The language used by Obama as his administration justified its draconian immigration policies and record deportations—“felons, not families; criminals, not children”—is very much apiece with Trump’s own rhetoric around “bad hombres” and “some” immigrants that he assumes are “good people.” The lines are clear. In this frame, the felons couldn’t be in the families. The criminals as defined under a racist state couldn’t also be children. That a young immigrant who came here with his or her parents could commit a crime and still deserve to remain in his or her community is impossible. This is how we found ourselves where we are now, a political flattening of all immigrants into whether they are good or bad for the economy, sufficiently virtuous or deserving of the emotional and social paralysis that can come with the looming threat of deportation.
“This young, valedictorian student who deserves everything? I played that game. Personally,” Adorno tells me. “I was that high-achieving student. I went to an Ivy League school for my Masters. And guess what? I’m still undocumented. There are so many of us who played the game and we’re still deportable.”
Working a way out of that political trap and toward full rights for all 11 million undocumented people in this country will also mean forcing the country to witness the anger, visceral in the protests that swept across the country this week, that can come with decades of being made a pawn in a bipartisan cycle of exploitation. The white mainstream loves a good savior narrative, and openly disdains the kind of organizing that actually builds and holds power.
“People coming out to rallies, doing civil disobedience—that is what got us DACA,” Adorno says when I ask her about it. Even New York City Mayor Bill de Blasio, who supports DACA and routinely touts New York City’s sanctuary status, warned undocumented people against taking part in actions like the one that got Adorno arrested on Tuesday.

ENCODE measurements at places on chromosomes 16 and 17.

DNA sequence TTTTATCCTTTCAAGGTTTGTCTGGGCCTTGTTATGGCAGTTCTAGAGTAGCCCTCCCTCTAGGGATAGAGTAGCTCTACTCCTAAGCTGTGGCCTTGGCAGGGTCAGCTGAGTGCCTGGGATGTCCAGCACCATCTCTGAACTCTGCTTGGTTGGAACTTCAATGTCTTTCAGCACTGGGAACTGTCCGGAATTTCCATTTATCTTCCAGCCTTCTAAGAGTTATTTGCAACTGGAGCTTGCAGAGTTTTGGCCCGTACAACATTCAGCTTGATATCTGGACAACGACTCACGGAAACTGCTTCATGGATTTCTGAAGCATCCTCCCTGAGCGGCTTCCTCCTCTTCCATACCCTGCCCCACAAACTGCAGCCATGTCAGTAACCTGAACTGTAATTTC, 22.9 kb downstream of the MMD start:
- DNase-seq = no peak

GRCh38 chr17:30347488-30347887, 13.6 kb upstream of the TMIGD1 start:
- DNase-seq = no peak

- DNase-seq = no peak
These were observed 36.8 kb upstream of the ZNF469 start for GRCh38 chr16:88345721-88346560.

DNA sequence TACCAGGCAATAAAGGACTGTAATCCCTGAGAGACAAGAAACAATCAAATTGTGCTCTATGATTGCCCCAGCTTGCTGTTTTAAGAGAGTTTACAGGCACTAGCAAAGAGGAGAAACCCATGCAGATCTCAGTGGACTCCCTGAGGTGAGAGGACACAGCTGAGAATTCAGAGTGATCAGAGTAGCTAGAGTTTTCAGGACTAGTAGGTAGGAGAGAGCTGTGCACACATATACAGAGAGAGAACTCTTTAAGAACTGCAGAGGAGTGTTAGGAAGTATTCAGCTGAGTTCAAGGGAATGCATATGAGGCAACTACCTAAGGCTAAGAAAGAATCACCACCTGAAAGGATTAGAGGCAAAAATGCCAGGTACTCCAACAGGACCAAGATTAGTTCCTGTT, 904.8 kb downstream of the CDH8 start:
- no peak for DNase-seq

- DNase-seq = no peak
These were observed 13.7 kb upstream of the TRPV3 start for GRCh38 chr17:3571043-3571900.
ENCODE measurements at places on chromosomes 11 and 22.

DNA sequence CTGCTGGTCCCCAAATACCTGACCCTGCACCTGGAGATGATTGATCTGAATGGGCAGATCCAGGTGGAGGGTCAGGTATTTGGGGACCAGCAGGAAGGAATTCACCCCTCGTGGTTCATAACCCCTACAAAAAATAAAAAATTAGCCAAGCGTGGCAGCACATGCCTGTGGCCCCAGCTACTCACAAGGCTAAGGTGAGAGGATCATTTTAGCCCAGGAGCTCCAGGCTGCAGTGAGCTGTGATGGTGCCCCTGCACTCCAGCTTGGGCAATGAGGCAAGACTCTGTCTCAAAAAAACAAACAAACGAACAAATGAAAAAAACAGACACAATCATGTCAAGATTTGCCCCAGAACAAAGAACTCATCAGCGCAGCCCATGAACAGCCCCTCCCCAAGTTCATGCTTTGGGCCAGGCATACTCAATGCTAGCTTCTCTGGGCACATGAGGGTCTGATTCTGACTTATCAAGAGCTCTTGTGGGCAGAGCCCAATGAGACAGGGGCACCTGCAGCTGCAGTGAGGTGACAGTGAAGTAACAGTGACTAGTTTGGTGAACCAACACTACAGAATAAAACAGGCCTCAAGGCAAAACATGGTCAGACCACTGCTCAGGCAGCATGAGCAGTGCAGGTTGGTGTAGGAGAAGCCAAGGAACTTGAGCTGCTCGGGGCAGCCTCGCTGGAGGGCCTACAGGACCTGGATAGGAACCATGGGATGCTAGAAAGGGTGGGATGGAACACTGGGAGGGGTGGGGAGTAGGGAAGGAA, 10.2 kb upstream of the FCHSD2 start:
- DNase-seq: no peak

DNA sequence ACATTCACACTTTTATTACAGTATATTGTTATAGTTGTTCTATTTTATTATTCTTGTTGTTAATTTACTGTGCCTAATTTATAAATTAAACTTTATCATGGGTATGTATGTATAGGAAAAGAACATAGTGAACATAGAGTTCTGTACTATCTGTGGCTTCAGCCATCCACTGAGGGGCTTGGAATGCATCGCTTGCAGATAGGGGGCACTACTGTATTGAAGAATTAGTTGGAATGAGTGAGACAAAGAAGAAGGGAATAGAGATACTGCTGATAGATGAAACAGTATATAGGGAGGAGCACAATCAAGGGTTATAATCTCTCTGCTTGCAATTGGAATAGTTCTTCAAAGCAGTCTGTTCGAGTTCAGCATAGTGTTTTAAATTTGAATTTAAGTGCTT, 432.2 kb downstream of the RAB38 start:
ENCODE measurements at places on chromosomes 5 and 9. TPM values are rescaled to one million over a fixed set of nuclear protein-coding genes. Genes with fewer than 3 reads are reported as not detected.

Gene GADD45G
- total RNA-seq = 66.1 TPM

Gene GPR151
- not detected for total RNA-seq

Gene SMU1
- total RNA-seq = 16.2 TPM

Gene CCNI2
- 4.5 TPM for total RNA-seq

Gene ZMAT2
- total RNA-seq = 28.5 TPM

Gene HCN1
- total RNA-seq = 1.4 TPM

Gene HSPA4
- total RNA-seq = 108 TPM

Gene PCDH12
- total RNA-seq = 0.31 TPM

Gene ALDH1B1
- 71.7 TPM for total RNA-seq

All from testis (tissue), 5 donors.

“In a way, to me, it feels shocking that they don’t remember this,” she says. “Because that’s how we won. If we want to win something else, that’s exactly what we have to do. To show we will take direct action and cause disruption, because people are disrupting our lives.”
In leaving the DREAM behind, there is an opportunity to confront the nightmare that decades of inhumane immigration policy has created for families across the country. That might alienate lawmakers who would try to politically discipline undocumented immigrants into a position of powerlessness, but they aren’t the audience Adorno and Cosecha are trying to reach. And with reports circulating that the Department of Homeland Security planned, then canceled, a series of sweeping raids, it’s clear that the same political machinery offering the relative safety of DACA is simultaneously escalating efforts to destroy the communities that sustain its recipients.
“We know politicians are not going to save us,” Adorno tells me toward the end of our call. “We want to rely on our own community. This country really runs on immigrants. If we were able to take action together, I mean, this country would just collapse. It doesn’t work without us.”